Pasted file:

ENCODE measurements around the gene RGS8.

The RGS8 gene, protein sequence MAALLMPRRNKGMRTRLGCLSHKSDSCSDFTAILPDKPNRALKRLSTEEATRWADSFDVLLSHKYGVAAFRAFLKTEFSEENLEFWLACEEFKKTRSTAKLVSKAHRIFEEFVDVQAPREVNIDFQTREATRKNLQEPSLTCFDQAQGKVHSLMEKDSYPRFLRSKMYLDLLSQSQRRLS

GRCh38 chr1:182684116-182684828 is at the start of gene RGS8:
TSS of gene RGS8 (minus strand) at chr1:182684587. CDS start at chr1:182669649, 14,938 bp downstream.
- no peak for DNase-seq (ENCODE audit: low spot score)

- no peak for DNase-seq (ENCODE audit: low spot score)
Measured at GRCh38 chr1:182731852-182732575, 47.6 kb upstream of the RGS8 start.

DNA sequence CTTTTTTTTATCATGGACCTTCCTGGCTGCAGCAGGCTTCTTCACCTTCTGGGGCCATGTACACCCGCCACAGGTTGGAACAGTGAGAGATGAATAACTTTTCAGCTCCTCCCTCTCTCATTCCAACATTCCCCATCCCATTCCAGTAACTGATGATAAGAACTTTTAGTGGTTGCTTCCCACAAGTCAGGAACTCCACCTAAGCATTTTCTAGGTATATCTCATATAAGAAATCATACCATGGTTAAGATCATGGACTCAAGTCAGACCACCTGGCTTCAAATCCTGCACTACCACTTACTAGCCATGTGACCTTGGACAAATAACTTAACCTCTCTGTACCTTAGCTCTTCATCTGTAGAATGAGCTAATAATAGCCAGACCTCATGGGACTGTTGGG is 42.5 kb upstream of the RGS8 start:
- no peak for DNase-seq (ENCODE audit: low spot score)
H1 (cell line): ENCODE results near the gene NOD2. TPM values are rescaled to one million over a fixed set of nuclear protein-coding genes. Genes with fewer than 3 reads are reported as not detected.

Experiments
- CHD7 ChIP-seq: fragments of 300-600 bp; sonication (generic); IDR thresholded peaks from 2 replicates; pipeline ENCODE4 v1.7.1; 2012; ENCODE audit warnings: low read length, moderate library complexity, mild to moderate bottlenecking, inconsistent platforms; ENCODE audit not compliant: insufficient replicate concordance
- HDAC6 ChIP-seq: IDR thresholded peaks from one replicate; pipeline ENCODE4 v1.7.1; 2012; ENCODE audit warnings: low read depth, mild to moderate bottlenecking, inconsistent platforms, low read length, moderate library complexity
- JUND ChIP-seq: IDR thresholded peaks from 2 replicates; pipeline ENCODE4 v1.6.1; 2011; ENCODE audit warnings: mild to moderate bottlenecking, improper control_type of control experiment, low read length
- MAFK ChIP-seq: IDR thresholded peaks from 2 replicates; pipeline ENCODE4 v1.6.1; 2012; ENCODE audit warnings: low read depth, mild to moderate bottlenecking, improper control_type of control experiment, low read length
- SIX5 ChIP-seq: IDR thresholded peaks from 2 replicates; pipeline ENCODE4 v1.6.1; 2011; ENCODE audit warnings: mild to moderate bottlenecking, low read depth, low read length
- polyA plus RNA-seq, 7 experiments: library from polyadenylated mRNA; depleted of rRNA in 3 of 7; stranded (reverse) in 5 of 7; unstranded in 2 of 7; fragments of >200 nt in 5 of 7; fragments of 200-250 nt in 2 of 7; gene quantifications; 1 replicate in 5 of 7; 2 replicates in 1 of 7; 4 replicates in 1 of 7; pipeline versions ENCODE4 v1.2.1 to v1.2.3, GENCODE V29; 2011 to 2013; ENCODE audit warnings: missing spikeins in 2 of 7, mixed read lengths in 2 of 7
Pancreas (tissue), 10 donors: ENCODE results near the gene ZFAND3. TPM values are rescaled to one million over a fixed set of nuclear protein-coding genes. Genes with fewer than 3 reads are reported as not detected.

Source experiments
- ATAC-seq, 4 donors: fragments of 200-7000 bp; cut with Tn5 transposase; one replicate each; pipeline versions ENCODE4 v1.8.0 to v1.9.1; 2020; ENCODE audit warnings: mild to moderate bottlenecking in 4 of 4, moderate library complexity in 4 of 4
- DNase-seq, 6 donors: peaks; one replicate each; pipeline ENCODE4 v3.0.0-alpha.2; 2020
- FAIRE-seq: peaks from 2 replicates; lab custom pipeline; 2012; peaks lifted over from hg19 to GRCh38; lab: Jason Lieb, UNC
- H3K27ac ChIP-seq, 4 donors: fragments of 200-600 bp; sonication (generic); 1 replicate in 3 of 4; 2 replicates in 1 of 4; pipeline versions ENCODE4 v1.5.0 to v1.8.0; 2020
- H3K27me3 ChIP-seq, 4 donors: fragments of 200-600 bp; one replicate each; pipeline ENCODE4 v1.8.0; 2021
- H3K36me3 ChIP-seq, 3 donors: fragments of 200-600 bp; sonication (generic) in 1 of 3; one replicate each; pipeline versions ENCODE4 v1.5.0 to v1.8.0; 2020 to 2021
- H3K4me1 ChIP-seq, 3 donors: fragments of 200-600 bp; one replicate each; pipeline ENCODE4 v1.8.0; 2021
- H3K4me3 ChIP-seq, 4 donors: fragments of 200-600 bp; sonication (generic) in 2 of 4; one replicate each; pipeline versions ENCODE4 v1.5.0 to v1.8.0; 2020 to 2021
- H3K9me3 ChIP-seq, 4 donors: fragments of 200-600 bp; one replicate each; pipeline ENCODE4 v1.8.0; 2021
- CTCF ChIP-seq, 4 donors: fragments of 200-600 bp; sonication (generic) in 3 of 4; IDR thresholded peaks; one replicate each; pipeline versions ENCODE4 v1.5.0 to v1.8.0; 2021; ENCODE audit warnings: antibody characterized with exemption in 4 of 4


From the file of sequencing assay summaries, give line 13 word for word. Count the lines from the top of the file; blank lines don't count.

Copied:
- HDAC6 ChIP-seq: IDR thresholded peaks from one replicate; pipeline ENCODE4 v1.7.1; 2012; ENCODE audit warnings: low read depth, mild to moderate bottlenecking, inconsistent platforms, low read length, moderate library complexity